What is an apostille?
An apostille certifies the seals and signatures of a document, this could be a birth certificate, court rulings, or any other record granted by a federal office and certified by an American or foreign consul. The Convention, also known as the Apostille Convention, was held on October 5, 1961, and it is an international treaty drafted by the Hague Conference on Private International Law. To put it simply, if a document is issued in a country that is a participant of the Convention in 1961, an apostille may be affixed to the document for use in other nations that are also signatories to the Hague Convention. What does this entail? The document will be recognized in other countries if an Apostille is added to the said public document as long as the country or state is part of the Hague Convention.
However, the apostille is critical since, without it, a foreign court may refuse to recognize the papers as genuine. A foreign court, for instance, could decline to recognize a notarized document from the United States as evidence. There are over one hundred twenty (120) countries that are contracting states of the Apostille Convention, whether you want to use a certified or notarized paper for legal reasons in another nation, you must first check if the other nation is a contracting state of the Hague Convention.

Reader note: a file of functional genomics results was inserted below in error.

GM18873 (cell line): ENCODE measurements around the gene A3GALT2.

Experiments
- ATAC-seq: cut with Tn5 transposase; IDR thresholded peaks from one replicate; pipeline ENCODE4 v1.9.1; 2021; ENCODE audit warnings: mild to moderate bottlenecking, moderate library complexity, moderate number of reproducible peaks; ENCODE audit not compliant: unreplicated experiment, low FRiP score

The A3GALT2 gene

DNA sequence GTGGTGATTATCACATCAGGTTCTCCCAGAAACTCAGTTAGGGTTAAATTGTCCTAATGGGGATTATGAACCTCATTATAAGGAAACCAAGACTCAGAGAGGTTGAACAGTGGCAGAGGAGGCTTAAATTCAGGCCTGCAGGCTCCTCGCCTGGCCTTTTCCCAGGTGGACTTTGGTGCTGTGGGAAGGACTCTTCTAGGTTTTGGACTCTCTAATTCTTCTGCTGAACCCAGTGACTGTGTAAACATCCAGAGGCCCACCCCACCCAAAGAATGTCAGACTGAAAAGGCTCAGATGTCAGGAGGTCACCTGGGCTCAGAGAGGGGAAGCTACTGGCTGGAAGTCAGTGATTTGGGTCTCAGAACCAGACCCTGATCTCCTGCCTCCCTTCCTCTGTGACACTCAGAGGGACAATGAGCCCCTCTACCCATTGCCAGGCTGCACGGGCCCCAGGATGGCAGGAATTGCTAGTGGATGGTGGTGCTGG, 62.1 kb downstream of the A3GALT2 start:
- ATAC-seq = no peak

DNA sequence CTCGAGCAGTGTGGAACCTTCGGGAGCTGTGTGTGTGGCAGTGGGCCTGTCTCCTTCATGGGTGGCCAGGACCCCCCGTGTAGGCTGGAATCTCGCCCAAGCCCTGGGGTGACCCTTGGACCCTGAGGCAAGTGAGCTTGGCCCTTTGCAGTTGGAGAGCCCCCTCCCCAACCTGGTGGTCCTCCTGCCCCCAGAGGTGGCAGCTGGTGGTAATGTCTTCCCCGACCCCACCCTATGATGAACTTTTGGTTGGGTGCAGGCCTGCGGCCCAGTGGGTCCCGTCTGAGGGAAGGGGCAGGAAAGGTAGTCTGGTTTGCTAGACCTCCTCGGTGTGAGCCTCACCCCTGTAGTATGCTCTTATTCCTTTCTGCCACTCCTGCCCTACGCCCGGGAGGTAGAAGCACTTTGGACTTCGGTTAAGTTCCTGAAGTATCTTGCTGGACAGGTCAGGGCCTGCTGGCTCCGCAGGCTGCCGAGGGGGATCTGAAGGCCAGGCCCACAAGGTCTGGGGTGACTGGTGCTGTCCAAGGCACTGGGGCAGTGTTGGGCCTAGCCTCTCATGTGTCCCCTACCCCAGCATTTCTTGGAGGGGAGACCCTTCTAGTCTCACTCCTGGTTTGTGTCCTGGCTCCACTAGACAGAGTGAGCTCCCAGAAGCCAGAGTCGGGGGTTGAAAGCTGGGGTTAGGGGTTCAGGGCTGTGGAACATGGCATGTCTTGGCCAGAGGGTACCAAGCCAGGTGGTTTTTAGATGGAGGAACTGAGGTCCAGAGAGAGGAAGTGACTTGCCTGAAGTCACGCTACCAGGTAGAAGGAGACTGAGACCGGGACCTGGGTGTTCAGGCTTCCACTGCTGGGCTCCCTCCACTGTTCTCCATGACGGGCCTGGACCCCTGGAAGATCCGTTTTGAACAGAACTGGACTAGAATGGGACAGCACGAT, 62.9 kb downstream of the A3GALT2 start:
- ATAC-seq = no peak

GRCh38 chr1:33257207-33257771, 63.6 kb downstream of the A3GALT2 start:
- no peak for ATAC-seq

What is the purpose of apostilling a document?
An Apostille, much like the Authentication Certificate or red ribbon, validates the provenance of a public record to which it confirms the validity of the individual or entity who swore or signed the public record as well as the capacity in which they did so. In conclusion, the Apostille is very convenient in the sense that it’ll make the authentication procedure of documents abroad much more efficient. In addition to that, it entails less cost and processing time. For example, the City of Hong Kong is a member of the Hague Convention, and because of this, more and more binational couples are tying the knot in Hong Kong. Their marriage will be recognized internationally because their marriage certificate may be affixed with an apostille. Moreover, you may also obtain the apostille not only on a marriage certificate but in other documents as well such as a Certificate of Absence of Marriage Record, Birth and Death Certificate, Certificate of Registered Particulars, Business Registration Certificate, and Certificate of Incorporation.
What is the Apostille Stamp, and how does it work?
Your lawyer may inform you that a piece of paper requires an Apostille stamp regularly. An apostille may only be obtained for papers issued by government agencies or public individuals. Notarial transactions; notarial signature verification; powers of attorney; academic degrees; business registration certifications; court orders and judgments; and so on.
The Hague Convention for Abolishing the Requirement of Legalization for Foreign Public Documents from 1961 governs the Apostille Stamp. The Apostille Convention’s signatories acknowledge the legitimacy of the public document to which the Apostille is appended. Every country’s Apostille stamp or sticker may well have a distinctive style, size, or color. But keep in mind that an apostille is not available in every nation.